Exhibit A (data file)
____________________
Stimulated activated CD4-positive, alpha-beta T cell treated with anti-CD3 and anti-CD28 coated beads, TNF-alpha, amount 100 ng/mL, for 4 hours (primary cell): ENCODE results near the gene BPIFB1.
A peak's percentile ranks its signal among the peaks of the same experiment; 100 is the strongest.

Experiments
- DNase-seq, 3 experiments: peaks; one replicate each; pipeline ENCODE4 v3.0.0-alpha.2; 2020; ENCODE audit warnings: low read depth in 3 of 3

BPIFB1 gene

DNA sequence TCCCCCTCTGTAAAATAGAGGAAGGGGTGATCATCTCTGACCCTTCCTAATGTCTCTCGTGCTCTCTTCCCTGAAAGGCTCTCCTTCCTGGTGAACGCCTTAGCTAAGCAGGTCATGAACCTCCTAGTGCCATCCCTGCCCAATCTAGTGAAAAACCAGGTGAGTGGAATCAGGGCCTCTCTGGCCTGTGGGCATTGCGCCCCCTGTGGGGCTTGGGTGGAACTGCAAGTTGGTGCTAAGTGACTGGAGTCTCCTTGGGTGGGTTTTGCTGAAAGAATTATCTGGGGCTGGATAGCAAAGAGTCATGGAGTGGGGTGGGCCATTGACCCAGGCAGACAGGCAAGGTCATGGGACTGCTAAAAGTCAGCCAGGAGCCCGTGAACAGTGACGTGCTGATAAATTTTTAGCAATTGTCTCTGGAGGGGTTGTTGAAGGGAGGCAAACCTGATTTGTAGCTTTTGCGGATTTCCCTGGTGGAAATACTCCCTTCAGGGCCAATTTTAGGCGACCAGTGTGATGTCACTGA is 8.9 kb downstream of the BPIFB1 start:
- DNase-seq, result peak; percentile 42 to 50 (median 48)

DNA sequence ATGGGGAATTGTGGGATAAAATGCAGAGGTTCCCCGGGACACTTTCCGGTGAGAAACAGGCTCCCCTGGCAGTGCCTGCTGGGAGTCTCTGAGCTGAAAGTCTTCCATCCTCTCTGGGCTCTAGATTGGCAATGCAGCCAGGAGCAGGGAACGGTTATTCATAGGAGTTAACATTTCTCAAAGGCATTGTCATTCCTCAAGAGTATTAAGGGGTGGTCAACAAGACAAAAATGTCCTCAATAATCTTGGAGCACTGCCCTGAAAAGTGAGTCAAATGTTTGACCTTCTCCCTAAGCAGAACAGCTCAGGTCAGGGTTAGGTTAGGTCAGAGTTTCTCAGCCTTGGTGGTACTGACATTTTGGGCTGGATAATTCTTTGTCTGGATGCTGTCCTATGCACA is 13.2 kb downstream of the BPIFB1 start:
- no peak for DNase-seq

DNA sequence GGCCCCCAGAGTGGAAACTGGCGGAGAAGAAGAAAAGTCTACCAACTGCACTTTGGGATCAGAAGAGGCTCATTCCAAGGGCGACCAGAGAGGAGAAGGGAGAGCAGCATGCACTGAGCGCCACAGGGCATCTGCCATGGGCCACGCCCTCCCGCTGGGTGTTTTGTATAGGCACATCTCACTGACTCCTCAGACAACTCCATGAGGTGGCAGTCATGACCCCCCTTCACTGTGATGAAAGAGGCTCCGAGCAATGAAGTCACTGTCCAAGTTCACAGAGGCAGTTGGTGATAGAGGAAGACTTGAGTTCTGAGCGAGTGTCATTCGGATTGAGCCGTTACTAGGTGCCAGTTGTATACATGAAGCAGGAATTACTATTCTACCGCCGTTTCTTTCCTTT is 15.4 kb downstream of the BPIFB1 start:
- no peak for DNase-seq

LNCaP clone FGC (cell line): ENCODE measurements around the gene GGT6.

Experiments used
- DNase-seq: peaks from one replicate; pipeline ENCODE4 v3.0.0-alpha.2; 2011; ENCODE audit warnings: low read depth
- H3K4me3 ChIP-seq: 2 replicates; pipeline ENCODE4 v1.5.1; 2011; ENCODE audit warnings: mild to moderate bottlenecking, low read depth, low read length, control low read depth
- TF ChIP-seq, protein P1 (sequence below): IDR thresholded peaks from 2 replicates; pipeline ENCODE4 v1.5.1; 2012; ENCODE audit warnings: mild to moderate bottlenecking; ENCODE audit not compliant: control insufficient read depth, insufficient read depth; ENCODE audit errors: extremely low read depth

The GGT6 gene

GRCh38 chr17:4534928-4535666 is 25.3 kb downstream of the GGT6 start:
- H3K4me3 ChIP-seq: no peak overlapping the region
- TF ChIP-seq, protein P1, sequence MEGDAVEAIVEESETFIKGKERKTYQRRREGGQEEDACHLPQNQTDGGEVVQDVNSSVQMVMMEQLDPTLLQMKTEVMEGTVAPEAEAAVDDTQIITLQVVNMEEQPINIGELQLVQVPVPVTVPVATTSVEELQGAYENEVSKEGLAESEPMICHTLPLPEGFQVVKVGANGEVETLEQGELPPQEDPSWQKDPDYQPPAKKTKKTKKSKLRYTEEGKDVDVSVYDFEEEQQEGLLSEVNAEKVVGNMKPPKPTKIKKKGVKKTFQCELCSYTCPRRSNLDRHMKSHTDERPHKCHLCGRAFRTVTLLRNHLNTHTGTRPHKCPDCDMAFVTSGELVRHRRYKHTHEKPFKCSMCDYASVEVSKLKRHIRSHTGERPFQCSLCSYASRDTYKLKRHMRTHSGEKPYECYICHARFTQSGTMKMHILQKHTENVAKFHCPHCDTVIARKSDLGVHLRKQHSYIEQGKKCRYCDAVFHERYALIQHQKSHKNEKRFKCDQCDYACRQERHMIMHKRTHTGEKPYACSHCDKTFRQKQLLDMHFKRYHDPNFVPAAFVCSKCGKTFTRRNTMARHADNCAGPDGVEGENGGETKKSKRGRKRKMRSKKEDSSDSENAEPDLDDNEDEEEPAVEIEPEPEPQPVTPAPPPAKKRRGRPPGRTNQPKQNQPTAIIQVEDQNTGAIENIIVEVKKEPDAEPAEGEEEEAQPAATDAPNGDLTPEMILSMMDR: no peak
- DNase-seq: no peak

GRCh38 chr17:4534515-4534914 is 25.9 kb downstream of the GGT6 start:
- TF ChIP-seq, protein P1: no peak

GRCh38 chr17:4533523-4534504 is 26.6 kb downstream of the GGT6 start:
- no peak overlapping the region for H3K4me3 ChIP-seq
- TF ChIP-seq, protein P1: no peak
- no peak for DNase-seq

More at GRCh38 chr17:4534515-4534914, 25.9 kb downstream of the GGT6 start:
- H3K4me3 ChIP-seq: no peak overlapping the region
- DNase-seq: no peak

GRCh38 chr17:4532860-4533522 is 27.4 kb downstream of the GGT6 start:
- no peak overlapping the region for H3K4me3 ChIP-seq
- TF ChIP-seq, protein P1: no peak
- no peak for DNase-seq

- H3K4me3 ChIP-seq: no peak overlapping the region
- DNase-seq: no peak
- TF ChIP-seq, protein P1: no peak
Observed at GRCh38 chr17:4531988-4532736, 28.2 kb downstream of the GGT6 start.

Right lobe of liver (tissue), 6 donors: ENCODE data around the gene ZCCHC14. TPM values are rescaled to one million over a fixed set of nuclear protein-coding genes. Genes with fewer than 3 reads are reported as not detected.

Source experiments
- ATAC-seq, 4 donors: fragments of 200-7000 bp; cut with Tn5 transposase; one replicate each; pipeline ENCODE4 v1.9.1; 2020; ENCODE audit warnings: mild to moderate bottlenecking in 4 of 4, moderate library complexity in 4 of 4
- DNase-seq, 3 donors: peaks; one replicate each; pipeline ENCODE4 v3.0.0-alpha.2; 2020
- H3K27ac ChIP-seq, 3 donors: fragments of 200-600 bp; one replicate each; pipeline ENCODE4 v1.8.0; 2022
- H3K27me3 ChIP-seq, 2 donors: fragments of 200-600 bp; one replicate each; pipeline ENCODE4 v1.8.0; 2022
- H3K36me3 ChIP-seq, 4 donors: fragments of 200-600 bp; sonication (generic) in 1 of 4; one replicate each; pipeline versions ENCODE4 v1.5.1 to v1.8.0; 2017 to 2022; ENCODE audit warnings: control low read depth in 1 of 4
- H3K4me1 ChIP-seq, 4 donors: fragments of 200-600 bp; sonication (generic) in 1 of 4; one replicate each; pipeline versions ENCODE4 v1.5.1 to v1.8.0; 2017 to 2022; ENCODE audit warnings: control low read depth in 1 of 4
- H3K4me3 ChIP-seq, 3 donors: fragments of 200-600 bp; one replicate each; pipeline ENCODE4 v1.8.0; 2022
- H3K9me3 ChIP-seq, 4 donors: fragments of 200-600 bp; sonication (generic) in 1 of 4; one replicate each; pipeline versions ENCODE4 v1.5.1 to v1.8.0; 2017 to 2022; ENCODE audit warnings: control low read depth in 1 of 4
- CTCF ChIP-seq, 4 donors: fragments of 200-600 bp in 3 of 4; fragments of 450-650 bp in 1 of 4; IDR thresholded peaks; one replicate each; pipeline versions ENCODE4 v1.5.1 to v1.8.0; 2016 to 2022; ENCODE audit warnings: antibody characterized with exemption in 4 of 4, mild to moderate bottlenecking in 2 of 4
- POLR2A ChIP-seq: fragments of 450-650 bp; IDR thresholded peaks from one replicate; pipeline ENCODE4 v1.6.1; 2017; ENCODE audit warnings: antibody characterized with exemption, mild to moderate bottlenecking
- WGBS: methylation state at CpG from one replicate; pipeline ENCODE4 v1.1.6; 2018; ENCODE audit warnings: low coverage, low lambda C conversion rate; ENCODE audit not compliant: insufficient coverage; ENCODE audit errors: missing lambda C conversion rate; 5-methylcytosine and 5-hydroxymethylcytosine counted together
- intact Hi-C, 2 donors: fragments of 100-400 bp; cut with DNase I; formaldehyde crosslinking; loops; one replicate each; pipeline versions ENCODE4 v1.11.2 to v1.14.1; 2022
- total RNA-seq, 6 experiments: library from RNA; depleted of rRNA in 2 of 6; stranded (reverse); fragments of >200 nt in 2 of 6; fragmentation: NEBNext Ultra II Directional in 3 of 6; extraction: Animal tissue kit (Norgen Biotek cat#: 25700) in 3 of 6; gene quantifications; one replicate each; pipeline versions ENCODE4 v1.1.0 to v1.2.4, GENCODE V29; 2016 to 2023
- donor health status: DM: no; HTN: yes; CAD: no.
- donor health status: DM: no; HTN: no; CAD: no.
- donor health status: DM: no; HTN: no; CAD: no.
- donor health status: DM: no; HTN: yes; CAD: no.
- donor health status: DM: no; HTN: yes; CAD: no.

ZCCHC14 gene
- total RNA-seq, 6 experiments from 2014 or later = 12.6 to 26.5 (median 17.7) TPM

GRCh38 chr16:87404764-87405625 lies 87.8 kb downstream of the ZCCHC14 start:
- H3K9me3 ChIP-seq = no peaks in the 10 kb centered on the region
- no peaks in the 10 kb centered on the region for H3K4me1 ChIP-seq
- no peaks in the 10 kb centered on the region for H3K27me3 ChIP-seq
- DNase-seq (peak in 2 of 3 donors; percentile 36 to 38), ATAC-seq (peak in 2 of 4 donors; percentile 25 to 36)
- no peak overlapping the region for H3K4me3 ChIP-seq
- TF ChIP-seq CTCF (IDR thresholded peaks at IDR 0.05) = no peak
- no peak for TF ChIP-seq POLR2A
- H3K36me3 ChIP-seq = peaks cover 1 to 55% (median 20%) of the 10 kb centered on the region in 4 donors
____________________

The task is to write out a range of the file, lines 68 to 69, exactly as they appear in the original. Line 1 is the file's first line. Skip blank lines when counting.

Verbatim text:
- no peak for TF ChIP-seq POLR2A
- H3K36me3 ChIP-seq = peaks cover 1 to 55% (median 20%) of the 10 kb centered on the region in 4 donors